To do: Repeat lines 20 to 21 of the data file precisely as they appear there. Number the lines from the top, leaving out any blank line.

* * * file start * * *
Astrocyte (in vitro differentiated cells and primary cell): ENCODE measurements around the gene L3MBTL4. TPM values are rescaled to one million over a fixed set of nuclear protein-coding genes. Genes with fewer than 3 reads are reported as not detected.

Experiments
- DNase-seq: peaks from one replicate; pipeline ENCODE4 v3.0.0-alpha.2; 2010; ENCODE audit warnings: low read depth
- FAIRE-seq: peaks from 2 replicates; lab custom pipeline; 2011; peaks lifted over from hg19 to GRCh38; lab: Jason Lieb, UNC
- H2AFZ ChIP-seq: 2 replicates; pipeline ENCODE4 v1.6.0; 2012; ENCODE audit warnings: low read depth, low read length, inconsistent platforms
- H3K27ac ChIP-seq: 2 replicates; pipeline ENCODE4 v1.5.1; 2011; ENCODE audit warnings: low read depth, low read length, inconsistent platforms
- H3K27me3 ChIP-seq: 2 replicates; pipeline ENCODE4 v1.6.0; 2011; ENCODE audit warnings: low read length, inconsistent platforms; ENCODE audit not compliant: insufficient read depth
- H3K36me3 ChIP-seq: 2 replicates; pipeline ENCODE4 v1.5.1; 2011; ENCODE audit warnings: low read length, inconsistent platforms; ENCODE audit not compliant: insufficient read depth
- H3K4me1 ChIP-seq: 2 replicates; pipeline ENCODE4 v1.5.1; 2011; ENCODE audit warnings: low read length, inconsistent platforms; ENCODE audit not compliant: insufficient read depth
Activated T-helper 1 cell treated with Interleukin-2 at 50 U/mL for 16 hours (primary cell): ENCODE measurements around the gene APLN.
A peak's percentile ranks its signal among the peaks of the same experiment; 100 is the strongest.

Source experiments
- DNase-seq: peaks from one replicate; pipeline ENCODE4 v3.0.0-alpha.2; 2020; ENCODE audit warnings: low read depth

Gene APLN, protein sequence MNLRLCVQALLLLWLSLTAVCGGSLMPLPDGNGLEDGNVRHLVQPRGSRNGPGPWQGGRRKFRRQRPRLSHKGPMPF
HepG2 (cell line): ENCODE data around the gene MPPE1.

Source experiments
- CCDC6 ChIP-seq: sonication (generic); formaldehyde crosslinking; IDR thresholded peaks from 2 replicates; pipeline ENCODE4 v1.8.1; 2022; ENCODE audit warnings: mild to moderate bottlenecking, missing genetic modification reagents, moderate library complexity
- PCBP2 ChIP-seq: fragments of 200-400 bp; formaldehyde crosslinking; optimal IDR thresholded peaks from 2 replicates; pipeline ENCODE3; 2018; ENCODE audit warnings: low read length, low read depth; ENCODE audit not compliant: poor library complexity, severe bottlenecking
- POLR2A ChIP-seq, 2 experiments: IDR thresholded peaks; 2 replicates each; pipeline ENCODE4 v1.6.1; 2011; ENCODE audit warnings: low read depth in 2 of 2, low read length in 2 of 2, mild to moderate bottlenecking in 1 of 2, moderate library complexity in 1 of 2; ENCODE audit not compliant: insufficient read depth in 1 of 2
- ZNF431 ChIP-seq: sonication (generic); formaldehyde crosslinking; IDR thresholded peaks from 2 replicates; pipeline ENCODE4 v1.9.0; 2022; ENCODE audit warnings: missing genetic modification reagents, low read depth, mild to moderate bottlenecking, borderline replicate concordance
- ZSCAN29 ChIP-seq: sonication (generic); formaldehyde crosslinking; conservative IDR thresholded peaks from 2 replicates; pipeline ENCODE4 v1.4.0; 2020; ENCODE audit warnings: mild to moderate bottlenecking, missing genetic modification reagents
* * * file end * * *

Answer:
- ZNF431 ChIP-seq: sonication (generic); formaldehyde crosslinking; IDR thresholded peaks from 2 replicates; pipeline ENCODE4 v1.9.0; 2022; ENCODE audit warnings: missing genetic modification reagents, low read depth, mild to moderate bottlenecking, borderline replicate concordance
- ZSCAN29 ChIP-seq: sonication (generic); formaldehyde crosslinking; conservative IDR thresholded peaks from 2 replicates; pipeline ENCODE4 v1.4.0; 2020; ENCODE audit warnings: mild to moderate bottlenecking, missing genetic modification reagents